She told Council that 1/3 of the homes in Kitimat were built between 1954 and 1958. 81 of the listings, 3 are under $400,000 were built after 1980. One is duplex, one is mobile on land and one is a small bungalow. There are 12 over $400,000. She said these planed units were well priced for the market.

She explained Kerkhoff Construction are the same people who built the Baxter Landing town houses and she said they are professional. The Units on Baxter sold for $288,000 to $315,000 in less than three weeks. She said there are 4 houses in that price range built between 1956 and 1958.

“Right now, 75% to 85% of my personal clients are from out of town. They are from the big cities, young career people starting out. They are used to new housing. That is the first thing they always ask about, is there any new housing. We have nothing. For us, when we tell them something on smith street that was built in 1980 is our new housing, other then what’s now going up, they’re hard to believe that that’s all we have,” said Nichols.

She stated the townhouses which are on Lahakus and Quatsino do not allow any rentals and most people would like to buy a two bedroom, two bathroom, brand new home for the same price then look at the 60 year old housing.

Shaun Graham, a local resident expressed the proposal would create over 200 units with two access streets. 2 cars would lead over to over 400 vehicles using the two streets. He expressed this was too much. The land is currently zoned for much less houses and he would be ok with the traffic from these.

“The other thing is it is a tree buffer for dust from the dyke road. I don’t see any allowances for trees to stop the dust coming through to the new property and the existing properties,” said Graham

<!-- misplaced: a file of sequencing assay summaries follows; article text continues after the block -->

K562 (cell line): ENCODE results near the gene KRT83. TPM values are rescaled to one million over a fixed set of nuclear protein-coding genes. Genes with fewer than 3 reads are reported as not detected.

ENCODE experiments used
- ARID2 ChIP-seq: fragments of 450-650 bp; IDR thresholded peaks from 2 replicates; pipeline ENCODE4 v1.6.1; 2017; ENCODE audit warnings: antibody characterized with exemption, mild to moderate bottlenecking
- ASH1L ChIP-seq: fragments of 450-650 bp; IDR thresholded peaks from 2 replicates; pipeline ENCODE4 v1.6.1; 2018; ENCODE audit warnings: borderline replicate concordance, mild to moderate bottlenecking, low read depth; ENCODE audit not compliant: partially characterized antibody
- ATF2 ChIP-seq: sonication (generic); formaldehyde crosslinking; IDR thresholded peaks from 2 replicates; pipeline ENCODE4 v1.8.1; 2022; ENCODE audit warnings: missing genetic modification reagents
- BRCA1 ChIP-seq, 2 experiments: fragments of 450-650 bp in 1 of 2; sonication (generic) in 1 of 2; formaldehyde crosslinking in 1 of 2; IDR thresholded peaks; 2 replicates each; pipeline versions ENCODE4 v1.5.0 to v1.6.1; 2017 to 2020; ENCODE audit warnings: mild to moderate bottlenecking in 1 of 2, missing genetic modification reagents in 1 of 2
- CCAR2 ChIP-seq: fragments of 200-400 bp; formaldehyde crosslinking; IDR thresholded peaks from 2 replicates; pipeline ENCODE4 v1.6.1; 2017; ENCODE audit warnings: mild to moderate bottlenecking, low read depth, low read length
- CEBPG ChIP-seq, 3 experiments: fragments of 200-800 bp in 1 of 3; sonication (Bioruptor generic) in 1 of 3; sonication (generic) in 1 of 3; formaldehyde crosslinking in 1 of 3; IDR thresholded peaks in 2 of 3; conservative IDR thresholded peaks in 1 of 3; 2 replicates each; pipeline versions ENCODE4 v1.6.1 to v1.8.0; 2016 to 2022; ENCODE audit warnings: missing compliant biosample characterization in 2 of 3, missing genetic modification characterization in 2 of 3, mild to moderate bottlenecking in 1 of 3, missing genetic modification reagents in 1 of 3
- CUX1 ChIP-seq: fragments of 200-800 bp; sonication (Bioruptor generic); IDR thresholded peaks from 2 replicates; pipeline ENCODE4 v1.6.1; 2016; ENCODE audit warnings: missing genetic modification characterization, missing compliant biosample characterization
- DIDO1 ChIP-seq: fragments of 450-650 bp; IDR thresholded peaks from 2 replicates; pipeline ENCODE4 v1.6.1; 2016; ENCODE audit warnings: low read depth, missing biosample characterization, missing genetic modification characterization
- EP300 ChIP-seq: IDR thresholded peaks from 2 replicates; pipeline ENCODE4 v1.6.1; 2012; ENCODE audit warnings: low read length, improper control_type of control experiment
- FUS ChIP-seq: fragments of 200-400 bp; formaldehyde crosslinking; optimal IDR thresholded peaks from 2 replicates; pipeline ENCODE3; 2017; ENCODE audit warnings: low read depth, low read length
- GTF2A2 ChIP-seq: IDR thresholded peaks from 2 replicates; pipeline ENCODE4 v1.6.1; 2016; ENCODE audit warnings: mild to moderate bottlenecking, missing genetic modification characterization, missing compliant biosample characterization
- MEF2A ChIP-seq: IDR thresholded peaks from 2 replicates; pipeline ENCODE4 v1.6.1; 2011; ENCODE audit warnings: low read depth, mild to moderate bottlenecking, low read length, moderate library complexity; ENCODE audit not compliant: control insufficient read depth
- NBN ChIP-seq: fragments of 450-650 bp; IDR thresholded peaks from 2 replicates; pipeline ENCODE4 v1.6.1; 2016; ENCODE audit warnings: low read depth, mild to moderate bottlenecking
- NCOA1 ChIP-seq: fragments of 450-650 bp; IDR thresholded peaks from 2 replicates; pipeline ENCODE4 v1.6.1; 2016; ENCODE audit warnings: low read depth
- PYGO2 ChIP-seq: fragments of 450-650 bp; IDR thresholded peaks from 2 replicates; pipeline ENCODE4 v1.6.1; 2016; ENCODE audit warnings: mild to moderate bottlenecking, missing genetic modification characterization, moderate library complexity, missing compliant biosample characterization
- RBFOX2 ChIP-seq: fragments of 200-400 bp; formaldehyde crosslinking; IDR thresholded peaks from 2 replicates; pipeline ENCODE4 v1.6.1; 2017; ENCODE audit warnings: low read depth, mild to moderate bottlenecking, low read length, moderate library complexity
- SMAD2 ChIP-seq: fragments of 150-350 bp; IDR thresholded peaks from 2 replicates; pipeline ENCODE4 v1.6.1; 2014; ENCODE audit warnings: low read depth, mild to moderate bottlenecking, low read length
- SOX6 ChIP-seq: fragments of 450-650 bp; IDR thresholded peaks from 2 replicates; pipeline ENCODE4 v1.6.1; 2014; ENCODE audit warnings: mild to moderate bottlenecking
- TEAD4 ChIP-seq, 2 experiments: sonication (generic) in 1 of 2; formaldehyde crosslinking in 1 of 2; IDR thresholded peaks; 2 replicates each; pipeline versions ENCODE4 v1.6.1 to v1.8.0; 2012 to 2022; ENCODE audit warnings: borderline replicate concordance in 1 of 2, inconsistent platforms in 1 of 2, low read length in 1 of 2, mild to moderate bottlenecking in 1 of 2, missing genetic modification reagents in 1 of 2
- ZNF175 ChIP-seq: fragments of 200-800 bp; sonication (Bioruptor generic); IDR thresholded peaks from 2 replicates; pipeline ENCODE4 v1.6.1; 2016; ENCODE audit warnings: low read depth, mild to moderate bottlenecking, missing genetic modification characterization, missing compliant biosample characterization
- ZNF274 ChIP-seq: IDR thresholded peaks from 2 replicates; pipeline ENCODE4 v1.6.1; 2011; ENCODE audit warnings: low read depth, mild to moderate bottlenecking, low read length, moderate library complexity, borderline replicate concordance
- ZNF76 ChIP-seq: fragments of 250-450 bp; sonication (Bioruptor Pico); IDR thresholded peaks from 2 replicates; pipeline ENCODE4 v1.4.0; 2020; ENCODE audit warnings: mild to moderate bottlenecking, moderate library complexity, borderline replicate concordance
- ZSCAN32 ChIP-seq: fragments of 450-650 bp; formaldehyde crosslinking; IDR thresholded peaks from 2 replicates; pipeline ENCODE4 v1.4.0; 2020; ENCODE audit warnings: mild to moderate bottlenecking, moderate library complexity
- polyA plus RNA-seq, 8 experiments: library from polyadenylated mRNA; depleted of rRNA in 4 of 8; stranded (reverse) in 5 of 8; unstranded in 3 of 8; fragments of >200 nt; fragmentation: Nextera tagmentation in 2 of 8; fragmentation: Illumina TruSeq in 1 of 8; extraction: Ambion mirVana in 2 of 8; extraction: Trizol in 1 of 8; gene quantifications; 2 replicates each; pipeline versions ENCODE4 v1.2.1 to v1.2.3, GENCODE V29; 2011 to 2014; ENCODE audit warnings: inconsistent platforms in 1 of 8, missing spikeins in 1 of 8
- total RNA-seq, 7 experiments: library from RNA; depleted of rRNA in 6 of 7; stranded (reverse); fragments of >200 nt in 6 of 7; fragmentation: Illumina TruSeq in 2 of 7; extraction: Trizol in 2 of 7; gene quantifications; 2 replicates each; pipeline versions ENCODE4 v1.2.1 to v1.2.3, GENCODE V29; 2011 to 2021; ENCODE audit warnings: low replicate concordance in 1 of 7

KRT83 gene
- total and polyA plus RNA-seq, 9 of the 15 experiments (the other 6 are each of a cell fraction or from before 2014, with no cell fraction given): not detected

Ray Holahan agreed with everything Graham said. “There are several problems with this project that need to be answered, we’re just asking the questions now, correct,” said Holahan. “We need to be cognitive of what’s going to happen when they build this.”

Edwin Empinado said there is a traffic study being done. It is ongoing. There was no further input so the public hearing will reconvene on September 2nd at 7:30 PM.

Later in the meeting, a report on the development was put before Council. Like the Kingfisher apartments, there were a number of comments which were written to council from an open house on August 6th.

The local Relaters, Nichols and Kenny stated there was no suitable brand new housing in Kitimat for the workers who were coming here from out of town. “They are looking for newer build with little to no maintenance, at least [unidentifiable number] baths, garage and storage. Our homes built in the 50’s are not suitable, even with renos, the dynamic of our residents is shifting to younger career oriented or empty nesters. We currently do not have the housing they are looking for. Many have gone to Terrace to find adequate housing,” wrote the realtors.

Corinne Scott also wrote in favour of the changes. She talked to the developer at the open house and expressed: “There is a shortage of serviced single family lots available for development in the Kildala area and this plan not only fits with the existing neighbourhood, but would provide a much needed upgrade to the area,” wrote Scott.